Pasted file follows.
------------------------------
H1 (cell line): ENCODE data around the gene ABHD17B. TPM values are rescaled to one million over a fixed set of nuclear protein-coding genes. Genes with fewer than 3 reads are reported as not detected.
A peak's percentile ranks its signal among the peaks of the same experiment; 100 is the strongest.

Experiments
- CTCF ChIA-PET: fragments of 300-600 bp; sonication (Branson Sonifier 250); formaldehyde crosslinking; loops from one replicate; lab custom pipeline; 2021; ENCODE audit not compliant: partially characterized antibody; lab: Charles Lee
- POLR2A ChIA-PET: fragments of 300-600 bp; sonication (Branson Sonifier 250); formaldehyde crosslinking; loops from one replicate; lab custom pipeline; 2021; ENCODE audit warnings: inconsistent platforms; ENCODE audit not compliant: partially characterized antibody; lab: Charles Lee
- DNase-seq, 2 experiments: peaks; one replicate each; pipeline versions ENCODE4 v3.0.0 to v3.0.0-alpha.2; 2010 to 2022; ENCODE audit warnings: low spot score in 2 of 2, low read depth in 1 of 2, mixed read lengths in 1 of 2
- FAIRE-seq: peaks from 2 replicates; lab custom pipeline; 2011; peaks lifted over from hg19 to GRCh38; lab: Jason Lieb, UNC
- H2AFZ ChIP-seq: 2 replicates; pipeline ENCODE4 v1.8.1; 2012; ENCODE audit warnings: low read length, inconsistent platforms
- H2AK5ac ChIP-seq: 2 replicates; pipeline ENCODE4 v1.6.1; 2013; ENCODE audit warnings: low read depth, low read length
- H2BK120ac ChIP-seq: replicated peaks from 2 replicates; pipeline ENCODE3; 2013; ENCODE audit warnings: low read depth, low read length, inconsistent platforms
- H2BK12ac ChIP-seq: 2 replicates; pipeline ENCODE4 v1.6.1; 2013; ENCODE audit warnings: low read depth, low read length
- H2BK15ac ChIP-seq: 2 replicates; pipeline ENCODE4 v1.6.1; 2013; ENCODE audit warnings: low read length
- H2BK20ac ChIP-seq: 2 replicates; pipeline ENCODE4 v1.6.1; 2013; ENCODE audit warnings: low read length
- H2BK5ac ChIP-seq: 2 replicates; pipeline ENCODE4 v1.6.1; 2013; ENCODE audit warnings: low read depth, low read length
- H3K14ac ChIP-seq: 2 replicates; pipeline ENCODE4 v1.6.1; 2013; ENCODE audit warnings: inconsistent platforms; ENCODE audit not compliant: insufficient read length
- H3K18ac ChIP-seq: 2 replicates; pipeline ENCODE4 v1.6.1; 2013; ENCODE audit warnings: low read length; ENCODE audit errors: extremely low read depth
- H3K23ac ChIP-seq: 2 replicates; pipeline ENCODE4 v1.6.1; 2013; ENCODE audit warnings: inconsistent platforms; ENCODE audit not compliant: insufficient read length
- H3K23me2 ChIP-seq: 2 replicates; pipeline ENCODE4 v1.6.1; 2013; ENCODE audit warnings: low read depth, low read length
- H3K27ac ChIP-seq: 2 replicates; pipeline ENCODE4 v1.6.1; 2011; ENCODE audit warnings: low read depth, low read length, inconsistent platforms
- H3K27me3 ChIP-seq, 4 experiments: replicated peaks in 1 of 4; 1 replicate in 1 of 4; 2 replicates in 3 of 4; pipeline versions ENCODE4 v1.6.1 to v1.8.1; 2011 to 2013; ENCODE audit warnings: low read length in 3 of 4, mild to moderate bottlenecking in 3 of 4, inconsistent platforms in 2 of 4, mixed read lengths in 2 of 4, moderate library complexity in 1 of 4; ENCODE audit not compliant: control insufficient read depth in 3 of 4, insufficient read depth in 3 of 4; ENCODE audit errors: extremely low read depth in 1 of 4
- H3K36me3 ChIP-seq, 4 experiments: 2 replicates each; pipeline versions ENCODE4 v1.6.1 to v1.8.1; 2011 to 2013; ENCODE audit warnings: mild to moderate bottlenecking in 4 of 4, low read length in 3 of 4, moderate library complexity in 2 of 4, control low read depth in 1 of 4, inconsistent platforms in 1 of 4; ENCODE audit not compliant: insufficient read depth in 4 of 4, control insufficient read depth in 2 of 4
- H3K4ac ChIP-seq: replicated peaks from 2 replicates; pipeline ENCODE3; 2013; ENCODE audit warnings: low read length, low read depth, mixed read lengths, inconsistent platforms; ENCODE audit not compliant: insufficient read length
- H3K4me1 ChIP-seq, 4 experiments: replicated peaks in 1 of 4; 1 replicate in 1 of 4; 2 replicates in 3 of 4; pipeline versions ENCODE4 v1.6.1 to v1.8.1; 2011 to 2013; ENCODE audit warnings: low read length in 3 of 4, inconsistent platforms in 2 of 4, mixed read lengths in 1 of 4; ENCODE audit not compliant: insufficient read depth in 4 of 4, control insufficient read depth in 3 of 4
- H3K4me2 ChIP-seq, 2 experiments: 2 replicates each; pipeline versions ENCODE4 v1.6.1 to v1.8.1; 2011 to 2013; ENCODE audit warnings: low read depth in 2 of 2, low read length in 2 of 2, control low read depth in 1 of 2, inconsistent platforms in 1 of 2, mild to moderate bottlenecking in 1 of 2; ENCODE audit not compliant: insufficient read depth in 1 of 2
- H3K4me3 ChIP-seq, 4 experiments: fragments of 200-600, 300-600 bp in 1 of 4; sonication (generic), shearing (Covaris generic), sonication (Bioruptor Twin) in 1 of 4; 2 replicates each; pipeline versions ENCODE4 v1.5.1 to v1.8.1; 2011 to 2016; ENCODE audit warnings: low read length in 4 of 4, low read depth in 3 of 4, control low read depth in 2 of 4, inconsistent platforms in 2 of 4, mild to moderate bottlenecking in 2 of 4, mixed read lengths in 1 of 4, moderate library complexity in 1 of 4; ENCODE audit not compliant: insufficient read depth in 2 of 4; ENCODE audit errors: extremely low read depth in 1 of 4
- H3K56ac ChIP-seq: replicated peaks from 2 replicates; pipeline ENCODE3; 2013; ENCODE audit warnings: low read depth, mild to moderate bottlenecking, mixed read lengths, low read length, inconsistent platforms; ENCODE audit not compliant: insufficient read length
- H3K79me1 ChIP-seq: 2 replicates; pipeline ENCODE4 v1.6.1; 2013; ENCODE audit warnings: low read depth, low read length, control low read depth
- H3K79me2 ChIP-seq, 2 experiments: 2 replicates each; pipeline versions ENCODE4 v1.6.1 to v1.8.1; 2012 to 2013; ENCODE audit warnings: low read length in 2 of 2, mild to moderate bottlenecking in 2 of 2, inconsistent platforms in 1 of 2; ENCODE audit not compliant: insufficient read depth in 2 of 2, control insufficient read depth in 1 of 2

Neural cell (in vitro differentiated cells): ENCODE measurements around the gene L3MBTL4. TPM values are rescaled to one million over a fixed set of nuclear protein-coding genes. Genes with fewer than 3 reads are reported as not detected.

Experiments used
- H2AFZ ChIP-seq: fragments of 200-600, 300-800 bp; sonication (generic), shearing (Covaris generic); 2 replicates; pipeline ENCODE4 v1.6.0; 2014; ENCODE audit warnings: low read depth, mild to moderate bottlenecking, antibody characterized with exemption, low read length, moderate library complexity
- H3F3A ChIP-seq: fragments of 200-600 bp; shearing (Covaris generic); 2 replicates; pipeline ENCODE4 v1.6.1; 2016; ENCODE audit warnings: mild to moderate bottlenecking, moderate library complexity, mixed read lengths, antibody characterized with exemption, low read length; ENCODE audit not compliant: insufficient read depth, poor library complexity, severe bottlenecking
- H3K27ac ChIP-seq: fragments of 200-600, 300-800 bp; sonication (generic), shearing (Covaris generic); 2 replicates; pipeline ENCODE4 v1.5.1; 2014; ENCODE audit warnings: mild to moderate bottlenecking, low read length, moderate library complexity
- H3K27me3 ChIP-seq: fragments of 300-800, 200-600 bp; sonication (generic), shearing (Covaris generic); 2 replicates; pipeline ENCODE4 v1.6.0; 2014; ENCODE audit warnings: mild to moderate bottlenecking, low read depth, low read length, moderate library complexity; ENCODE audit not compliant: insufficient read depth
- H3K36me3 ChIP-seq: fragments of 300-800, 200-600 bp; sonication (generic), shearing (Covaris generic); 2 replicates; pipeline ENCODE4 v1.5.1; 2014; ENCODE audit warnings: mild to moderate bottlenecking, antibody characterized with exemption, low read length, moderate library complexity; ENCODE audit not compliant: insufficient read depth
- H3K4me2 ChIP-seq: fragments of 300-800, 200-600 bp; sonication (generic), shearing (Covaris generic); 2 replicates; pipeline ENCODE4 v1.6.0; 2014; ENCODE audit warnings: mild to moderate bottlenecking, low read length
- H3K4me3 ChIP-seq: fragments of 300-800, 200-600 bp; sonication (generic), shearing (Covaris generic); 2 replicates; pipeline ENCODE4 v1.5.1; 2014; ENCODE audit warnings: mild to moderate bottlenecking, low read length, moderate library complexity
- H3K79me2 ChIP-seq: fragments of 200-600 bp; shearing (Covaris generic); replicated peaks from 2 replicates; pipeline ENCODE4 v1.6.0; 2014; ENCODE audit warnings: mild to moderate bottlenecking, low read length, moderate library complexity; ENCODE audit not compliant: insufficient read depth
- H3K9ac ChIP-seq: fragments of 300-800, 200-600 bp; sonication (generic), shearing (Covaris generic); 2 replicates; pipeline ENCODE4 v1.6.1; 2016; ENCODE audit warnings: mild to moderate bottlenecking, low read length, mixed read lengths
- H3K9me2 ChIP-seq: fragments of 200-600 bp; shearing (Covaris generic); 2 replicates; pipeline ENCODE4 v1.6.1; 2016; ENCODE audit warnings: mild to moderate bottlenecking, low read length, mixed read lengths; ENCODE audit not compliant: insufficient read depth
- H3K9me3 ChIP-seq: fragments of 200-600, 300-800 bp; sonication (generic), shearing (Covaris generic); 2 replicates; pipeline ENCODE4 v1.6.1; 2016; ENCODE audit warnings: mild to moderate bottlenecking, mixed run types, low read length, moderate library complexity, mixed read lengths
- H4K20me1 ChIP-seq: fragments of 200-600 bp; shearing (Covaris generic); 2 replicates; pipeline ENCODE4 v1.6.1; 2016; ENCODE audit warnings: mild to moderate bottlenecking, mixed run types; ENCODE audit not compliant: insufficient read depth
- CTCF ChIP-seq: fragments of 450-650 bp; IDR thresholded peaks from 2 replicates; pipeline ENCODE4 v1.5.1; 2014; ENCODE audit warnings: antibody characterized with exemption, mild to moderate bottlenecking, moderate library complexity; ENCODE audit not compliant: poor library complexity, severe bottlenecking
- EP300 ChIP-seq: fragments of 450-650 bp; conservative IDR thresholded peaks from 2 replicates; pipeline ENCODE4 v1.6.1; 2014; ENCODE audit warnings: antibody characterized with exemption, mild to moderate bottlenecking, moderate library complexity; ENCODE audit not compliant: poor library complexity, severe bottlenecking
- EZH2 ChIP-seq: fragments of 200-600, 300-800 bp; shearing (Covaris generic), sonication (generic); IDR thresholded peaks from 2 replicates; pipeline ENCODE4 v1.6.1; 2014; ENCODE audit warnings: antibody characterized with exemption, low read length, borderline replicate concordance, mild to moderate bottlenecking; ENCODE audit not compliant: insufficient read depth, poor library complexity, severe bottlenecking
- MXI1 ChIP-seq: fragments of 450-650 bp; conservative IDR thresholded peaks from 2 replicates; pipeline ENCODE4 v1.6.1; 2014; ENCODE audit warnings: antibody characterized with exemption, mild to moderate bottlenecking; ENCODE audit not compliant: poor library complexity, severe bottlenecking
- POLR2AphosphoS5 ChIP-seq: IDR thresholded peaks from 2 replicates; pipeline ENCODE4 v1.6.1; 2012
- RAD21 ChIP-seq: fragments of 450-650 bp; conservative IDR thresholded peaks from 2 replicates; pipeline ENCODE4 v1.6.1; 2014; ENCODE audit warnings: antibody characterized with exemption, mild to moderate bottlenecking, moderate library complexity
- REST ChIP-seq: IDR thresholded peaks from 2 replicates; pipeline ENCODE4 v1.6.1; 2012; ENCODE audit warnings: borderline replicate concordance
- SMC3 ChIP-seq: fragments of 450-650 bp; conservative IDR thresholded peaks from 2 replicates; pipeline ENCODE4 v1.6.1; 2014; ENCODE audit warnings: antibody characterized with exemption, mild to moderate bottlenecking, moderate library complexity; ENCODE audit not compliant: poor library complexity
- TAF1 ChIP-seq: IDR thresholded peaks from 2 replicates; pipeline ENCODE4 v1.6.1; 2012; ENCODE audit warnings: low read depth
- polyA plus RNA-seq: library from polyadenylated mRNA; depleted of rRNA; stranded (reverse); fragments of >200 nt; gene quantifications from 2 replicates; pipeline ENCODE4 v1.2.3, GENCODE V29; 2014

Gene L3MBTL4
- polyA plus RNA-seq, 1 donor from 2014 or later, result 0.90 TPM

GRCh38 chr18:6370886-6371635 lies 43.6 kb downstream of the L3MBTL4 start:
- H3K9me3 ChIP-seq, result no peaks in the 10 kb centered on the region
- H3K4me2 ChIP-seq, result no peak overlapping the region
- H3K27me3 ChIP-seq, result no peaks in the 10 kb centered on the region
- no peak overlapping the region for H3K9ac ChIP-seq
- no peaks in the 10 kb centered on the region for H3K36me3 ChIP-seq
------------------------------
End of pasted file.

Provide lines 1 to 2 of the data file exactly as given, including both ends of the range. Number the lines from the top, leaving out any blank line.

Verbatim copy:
H1 (cell line): ENCODE data around the gene ABHD17B. TPM values are rescaled to one million over a fixed set of nuclear protein-coding genes. Genes with fewer than 3 reads are reported as not detected.
A peak's percentile ranks its signal among the peaks of the same experiment; 100 is the strongest.